In an alternative embodiment shown in FIG. 5A, an additional annular ridge or lip 26 is provided at the center of the radially sloping surface 25 of base 18 in the area immediately adjacent to spindle 12. Lip 26 acts as a barrier preventing precipitation falling onto surface 25 from entering the internal central area of the scanner. The lip 26 is useful in deployments where wind or other environmental conditions might overcome the gravitational slope of surface 25 and blow precipitation, dust and other contaminants into the central area of the scanner.

Referring to FIGS. 6-12, it is seen that one or more limit devices or stops 31 are provided for adjustable attachment to annular plate 15 of base 18. Each stop 31 includes a detachable attachment device, clamp or thumbscrew 32 for fixing the position of the stop 31 on an annular track on plate 15, preferably using an annular groove 30. Stop 31 is magnetized. Alternatively, at least the upper portion 25 of stop 31 is magnetized. This may be done, as illustrated in FIG. 12, using a magnet 35 that is held in place using a screw 36 or other attachment device. A captive screw 39 is also provided on stop 31 alongside thumbscrew 32 for engagement with groove 30 on plate 15. Captive screw 39 may be used in conjunction with or as an alternative to thumbscrew 32 for setting the position of stop 31. Captive screw 39 may be partially threaded into groove 30 allowing stop 31 to slide in the groove, but preventing stop 31 from falling off or being removed from groove 30. Thumbscrew 32 is then used to fix the position of stop 31. Alternatively, thumbscrew 32 may be eliminated and the position of stop 31 fixed by fully threading captive screw 39 into groove 30. This makes it more difficult to change the position of stop 31, discouraging unauthorized users from making such position changes.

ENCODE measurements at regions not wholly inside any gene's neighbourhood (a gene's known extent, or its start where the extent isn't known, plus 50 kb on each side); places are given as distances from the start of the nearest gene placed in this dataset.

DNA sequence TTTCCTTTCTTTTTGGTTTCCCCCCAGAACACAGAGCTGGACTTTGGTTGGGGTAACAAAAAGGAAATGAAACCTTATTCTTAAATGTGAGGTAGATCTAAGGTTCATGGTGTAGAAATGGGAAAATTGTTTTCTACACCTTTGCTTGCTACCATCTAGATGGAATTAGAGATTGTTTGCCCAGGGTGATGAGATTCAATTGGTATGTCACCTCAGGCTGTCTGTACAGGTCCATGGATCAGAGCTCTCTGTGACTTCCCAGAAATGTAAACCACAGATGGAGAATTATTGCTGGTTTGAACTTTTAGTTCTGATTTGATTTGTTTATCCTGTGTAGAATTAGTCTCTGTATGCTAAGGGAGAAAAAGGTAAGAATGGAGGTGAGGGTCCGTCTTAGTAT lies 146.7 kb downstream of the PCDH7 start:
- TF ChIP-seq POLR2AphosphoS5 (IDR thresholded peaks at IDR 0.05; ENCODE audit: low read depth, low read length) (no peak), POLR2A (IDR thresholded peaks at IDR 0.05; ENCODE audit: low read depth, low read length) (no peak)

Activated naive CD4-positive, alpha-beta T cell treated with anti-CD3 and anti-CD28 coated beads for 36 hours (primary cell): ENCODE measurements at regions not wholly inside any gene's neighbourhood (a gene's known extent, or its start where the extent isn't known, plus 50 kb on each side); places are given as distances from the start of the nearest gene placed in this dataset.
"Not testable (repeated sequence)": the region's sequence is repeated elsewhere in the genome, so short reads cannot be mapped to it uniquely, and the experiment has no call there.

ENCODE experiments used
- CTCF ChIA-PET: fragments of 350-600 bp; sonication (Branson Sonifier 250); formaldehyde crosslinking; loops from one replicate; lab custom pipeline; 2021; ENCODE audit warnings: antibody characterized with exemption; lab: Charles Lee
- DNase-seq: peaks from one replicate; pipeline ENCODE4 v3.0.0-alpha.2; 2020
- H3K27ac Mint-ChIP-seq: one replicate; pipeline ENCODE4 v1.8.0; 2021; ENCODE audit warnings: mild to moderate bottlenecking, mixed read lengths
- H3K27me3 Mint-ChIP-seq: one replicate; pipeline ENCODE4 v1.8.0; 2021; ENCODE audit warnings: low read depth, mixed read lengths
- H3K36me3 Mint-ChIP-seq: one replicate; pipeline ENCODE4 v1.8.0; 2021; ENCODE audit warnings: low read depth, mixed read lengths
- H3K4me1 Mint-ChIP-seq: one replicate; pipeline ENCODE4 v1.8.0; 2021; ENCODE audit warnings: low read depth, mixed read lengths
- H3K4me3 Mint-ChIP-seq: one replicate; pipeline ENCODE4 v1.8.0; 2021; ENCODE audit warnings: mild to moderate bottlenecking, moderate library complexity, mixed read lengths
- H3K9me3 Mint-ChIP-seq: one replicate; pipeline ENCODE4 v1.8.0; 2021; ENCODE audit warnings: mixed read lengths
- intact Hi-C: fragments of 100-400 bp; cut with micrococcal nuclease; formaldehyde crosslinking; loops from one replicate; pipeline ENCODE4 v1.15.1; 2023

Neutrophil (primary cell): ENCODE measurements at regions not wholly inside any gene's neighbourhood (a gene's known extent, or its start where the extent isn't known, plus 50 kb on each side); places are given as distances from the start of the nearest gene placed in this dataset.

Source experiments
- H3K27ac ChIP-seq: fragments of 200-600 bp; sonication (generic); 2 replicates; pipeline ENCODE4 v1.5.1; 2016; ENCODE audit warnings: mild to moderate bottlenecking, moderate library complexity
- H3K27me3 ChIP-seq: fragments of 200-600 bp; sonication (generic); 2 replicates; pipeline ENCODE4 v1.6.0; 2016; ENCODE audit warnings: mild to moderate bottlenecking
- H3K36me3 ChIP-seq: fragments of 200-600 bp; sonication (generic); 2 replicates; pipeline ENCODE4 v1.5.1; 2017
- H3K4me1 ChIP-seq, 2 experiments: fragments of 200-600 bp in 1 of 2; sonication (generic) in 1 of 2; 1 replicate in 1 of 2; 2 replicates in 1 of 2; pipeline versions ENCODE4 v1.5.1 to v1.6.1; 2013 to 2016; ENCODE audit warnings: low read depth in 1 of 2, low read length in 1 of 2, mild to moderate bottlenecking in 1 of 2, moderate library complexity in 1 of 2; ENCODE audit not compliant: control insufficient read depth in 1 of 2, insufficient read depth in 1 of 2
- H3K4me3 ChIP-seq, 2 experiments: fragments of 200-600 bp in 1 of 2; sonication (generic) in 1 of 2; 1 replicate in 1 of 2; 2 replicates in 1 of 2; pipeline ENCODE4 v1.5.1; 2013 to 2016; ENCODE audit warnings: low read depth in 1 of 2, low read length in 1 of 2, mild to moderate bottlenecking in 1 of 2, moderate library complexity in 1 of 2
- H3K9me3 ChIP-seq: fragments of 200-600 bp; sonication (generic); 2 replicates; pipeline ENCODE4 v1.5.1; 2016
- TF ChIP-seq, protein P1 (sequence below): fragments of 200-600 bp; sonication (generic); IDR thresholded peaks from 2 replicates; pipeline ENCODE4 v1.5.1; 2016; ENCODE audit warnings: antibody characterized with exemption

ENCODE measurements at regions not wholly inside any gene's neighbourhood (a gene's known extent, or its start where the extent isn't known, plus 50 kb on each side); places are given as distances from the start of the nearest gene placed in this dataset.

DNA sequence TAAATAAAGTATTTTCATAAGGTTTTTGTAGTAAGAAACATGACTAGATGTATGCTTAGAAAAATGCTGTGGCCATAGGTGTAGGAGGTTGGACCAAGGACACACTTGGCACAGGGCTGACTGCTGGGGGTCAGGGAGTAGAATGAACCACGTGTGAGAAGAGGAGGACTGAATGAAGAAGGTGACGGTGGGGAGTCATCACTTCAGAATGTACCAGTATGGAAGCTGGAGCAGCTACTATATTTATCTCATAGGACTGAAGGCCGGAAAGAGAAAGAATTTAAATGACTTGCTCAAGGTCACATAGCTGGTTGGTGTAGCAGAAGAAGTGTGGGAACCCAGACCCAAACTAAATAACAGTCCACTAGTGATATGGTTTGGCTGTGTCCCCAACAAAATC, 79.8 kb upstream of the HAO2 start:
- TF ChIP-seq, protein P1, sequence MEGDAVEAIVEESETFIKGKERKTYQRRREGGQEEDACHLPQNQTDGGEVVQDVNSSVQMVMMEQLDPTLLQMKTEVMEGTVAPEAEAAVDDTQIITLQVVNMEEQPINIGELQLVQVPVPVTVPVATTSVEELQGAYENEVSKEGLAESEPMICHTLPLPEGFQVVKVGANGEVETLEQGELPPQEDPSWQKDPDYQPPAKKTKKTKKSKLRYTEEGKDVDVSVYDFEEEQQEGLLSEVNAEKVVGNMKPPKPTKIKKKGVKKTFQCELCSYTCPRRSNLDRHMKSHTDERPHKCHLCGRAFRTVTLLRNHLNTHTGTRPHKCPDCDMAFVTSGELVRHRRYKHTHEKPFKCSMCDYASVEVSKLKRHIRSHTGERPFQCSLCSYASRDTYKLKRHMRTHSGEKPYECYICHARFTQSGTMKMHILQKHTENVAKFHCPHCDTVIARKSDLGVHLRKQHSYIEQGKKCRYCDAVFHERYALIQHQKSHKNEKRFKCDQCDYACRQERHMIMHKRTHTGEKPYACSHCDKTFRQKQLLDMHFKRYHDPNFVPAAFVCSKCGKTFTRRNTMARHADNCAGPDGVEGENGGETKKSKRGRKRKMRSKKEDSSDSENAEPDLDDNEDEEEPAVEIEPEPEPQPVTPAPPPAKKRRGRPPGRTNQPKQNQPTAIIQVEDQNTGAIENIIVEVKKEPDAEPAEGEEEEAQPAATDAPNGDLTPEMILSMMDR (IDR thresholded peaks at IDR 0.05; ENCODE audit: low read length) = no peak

The stationary mechanical and electronic components inside housing 17 include a reversible motor 51 (preferably a stepper motor) to impart rotational motion to base 18 relative to spindle 12. A micro-controller or processing unit 33 is also provided inside housing 17 for controlling such things as the speed and direction of motor 51, among other things. One or more magnetically responsive sensors 29 are also provided inside housing 17 in communication with microprocessor 33. The motor 51, microprocessor 33, and sensors 29 are all attached to spindle 12 such that their positions do not change as base 18 and housing 17 rotate around them.